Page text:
Why would anybody want to build a biotech company to last? Isn’t that old-school? Doesn’t it make more sense to run lean and mean, hit a technical milestone, then sell the company to the highest bidder?
Given the difficult state of biotech venture financing, it’s hard to blame entrepreneurs for trying to find new models for creating companies. From the start of our big Xconomy event on Monday, I admitted that “Building Biotechs to Last” might sound a little quixotic. Still, building companies with a mass of smart people and a strong culture—the kind of operation that can create multiple new drugs or diagnostics—retains a lot of appeal. We heard stories from leaders of Genentech, Genomic Health, Isis Pharmaceuticals, Sarepta Therapeutics, and Veracyte, who are all seeking to create companies that are resilient enough to get through the inevitable ups and downs.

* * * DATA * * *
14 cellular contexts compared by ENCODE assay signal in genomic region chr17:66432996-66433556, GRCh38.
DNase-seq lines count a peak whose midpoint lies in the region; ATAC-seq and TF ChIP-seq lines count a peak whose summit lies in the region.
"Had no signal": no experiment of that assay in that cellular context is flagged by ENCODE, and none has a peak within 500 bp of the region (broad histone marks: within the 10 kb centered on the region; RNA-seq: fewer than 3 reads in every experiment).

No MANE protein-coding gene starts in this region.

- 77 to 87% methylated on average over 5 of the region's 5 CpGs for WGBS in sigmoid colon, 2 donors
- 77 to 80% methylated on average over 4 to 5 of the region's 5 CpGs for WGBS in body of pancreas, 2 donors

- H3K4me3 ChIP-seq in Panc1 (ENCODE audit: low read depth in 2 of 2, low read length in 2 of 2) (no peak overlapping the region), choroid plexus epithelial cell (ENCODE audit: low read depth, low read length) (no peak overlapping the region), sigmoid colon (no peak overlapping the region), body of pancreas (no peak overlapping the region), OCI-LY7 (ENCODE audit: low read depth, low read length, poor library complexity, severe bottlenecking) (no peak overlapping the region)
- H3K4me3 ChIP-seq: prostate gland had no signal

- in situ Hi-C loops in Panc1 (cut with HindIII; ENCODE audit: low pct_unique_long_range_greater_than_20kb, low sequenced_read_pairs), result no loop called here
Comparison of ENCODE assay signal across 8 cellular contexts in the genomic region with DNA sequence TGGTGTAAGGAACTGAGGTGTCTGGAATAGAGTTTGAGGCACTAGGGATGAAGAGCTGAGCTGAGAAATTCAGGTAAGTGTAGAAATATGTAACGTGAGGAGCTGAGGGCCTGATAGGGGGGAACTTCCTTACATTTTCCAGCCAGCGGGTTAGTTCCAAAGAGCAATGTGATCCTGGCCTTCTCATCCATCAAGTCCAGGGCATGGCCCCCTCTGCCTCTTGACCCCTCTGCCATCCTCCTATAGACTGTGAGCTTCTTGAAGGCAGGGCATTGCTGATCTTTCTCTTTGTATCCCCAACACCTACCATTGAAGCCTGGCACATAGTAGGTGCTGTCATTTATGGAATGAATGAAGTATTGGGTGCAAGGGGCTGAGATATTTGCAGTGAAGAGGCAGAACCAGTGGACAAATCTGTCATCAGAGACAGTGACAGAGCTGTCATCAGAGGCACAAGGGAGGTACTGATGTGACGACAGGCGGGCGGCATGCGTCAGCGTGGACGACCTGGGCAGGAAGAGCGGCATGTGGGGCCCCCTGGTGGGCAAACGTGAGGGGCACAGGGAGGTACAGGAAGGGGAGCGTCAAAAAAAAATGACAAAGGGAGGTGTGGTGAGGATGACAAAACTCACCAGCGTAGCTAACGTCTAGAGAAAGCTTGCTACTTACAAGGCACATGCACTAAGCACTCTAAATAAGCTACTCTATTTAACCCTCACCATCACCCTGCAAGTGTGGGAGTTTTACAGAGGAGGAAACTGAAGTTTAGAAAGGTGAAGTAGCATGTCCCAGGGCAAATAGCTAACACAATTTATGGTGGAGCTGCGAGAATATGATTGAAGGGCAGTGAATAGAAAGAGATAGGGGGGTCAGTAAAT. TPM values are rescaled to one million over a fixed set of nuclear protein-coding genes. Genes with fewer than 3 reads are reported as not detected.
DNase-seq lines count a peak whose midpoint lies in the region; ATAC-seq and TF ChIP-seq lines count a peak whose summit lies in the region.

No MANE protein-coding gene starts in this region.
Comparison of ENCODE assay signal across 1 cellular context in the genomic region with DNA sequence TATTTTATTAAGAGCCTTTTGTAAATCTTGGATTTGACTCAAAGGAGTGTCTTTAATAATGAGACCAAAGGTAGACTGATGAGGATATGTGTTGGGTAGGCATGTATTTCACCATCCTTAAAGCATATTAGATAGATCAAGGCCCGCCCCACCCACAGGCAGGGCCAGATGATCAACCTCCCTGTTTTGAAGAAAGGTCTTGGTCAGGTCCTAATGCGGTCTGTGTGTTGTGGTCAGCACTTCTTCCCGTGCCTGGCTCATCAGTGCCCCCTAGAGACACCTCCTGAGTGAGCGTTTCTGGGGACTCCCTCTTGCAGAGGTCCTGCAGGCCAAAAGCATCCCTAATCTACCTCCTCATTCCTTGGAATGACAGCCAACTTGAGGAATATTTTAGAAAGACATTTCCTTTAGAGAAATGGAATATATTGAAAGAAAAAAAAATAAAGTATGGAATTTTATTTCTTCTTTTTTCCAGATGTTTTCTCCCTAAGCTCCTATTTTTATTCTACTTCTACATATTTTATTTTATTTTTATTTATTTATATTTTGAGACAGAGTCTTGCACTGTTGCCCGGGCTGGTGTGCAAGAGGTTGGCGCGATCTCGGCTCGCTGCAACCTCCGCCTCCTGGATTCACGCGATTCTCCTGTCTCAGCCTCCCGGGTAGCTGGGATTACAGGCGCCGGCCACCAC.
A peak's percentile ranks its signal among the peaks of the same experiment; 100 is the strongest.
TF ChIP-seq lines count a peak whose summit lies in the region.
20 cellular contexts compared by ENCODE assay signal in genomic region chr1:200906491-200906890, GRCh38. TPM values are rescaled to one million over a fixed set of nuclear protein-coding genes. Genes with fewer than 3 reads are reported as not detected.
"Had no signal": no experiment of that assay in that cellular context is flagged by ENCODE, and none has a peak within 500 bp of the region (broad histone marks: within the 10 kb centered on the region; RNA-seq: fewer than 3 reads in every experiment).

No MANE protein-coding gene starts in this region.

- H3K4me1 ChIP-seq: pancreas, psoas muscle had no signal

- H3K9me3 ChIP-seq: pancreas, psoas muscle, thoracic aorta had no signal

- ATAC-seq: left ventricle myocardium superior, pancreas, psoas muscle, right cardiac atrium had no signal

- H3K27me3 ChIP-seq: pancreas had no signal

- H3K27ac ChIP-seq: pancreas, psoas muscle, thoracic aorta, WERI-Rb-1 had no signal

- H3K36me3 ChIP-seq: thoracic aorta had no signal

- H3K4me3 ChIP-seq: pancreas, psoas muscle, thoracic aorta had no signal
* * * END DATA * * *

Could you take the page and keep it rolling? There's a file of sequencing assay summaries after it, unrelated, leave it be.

More than 165 people turned out for this afternoon event on Monday at the UCSF Mission Bay campus. Special thanks go out to all the speakers, attendees, and the event host, QB3. I’d also like to thank the sponsors: Cubist Pharmaceuticals, Kilpatrick Townsend, and Silicon Valley Bank, as well as event supporters Health Advances and Sarepta Therapeutics.
I got a few comments from speakers down in my notebook, but not all, because I was mainly trying to keep the trains running on time. Ron Leuty of the San Francisco Business Times had a good report on Hal Barron and his new mission to fight aging at Calico, the Google-backed startup led by former Genentech CEO Art Levinson.
To get a flavor of the proceedings, check out the photos taken by Scott Bramwell of SRI International. Thanks again for coming, and join us for the next Xconomy event.
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